In an interview with Russian agency RIA Novosti and shared with EurActiv, Putin calls for a thorough reform of the International Monetary Fund (IMF), spells out measures to tackle tax havens and blames Europe for what he calls its “dependency mentality”.
Asked if Europe’s welfare state model can be competitive today, Putin said Europe is living beyond its means, losing control of the economic situation and that Europe's structural distortions were "unacceptable" to Russia.
“Many European countries are witnessing a rise of [the] dependency mentality when not working is often much more beneficial than working. This type of mentality endangers not only the economy but also the moral basics of the society. It is not a secret that many citizens of less developed countries come to Europe intentionally to live on social welfare,” Putin said.
Putin, however, added that Russia should not reject the social welfare state of the EU, and insisted that his country saw it as “a necessity” to build a “social state”.
He argued that his government was working on striking a balance between decent salaries, an appropriate pension system and quality public services - including medical and educational services; and a reasonable budgetary policy and measures to stimulate the economy.
“Otherwise, people cannot be confident in the future, cannot trust the government, while it is essential for stable economic growth and national development. We can easily recall such a situation in the 1990s when many social obligations were not fulfilled and poverty was growing at a threatening pace,” he said, referring to the economic collapse under his predecessor Boris Yeltsin.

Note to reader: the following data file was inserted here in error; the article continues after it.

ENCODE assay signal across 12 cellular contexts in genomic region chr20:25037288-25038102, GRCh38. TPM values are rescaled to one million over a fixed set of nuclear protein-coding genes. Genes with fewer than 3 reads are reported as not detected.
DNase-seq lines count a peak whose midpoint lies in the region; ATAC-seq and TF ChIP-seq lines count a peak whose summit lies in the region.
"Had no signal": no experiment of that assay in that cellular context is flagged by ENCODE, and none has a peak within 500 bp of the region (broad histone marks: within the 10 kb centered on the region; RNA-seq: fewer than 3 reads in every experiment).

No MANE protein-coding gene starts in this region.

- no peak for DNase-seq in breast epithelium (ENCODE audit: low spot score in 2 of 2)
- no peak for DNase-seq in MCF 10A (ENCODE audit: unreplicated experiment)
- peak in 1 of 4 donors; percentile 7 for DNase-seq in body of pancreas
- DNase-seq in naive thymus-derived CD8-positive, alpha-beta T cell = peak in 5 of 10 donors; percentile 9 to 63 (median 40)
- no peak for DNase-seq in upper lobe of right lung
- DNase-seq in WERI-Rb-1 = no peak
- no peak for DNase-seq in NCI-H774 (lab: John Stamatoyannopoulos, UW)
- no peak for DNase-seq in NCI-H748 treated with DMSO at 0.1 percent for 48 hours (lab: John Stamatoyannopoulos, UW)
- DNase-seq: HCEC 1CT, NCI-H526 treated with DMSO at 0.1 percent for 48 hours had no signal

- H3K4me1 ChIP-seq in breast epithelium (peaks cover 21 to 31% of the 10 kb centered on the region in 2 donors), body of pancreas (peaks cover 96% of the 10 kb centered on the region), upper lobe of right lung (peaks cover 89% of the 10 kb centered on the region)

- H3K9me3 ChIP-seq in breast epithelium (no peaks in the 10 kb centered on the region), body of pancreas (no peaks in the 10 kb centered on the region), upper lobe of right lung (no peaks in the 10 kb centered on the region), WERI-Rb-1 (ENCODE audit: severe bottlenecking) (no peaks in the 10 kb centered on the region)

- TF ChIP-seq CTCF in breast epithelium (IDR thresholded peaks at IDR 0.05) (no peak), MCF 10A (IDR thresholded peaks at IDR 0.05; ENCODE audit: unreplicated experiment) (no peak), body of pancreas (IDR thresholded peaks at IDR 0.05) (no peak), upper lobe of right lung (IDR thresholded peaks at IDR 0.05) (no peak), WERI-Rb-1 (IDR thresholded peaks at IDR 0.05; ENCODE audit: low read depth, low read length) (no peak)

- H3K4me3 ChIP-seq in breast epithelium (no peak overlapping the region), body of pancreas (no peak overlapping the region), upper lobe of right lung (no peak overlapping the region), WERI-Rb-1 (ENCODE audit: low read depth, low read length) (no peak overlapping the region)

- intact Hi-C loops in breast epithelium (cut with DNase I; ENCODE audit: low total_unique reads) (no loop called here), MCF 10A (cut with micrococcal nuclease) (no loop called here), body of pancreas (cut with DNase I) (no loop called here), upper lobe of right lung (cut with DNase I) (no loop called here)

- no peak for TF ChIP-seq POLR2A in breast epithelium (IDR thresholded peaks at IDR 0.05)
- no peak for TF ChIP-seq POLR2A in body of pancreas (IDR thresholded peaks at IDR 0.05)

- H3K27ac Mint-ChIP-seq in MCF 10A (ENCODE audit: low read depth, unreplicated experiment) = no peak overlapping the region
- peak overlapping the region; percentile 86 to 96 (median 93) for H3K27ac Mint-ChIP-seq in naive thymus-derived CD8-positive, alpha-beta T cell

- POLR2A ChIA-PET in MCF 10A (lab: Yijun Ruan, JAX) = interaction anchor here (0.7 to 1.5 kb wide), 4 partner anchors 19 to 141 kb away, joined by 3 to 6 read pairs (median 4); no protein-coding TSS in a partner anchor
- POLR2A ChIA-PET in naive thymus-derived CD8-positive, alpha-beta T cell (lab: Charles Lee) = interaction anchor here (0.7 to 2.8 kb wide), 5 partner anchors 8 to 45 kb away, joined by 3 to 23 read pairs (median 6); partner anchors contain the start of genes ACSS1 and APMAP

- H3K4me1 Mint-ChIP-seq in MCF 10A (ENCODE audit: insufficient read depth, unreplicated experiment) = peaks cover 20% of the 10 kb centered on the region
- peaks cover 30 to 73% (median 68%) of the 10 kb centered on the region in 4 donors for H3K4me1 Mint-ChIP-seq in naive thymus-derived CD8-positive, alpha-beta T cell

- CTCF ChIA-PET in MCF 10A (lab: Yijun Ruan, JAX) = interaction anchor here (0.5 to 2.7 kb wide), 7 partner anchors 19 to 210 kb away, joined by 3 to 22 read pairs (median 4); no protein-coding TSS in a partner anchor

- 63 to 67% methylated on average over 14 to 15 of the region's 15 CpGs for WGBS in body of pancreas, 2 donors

Putin blamed the IMF for “frequently” failing to keep pace with the rapidly changing situation in global financial markets.
“A good example is the global financial crisis, which the IMF system failed to prevent,” Putin said.
He called for a “thorough reform” of the IMF and its “adjusting to current economic realities”, by revising the IMF quota and voting system and enhancing the role of emerging countries, including Brazil, India, China and South Africa, known collectively as the BRICs.
Recently, the BRICs group announced a project to create their own development bank, replicating the Bretton Woods system of which the IMF is part.
Putin said his country would make 'maximum efforts’ to make progress in the IMF reform in the run-up of the G20 summit in Saint Petersburg on 5-6 September.
Putin also voiced determination to help strengthen cooperation on tax issues and curb the outflow of capital to offshore zones, one of the key topics of the summit.
“Russia proposes to conclude bilateral agreements with offshore and low-tax jurisdictions,” the Russian leader said. “Such documents should be aimed at countering illegal schemes of minimizing taxation, involve the exchange of tax information and implementation of universal recommendations developed within the framework of the OECD.”
Russia is not a member of the Organisation for Economic Co-operation and Development (OECD), but the organisation has been cooperating with Moscow since 1992. In 1996, Russia applied for membership and in 1997 the OECD countries acknowledged that Russia’s accession is “a shared ultimate goal of their co-operation.”
Putin made a short reference to the practice at G8 summits to pay “great attention” to promoting international development, especially in Africa. He said that the concept of such assistance was “significantly changing”, without elaborating.
EurActiv has found, however, that Russia’s contribution to development aid remained extremely modest compared to the other G8 countries. According to OECD, the volume of aid from the United States for 2012 amounted to $30.46 billion (€22.8 billion). Russian sources put the country’s figure for the same year at $500-550 million (€375-412 million).